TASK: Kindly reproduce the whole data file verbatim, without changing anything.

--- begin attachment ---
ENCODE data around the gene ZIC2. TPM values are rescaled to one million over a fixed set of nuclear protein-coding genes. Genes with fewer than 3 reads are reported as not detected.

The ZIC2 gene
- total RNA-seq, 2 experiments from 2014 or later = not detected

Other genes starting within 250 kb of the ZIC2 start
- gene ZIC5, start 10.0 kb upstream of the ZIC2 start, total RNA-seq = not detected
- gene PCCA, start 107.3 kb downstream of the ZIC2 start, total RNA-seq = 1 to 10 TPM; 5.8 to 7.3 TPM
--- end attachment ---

ENCODE data around the gene ZIC2. TPM values are rescaled to one million over a fixed set of nuclear protein-coding genes. Genes with fewer than 3 reads are reported as not detected.

The ZIC2 gene
- total RNA-seq, 2 experiments from 2014 or later = not detected

Other genes starting within 250 kb of the ZIC2 start
- gene ZIC5, start 10.0 kb upstream of the ZIC2 start, total RNA-seq = not detected
- gene PCCA, start 107.3 kb downstream of the ZIC2 start, total RNA-seq = 1 to 10 TPM; 5.8 to 7.3 TPM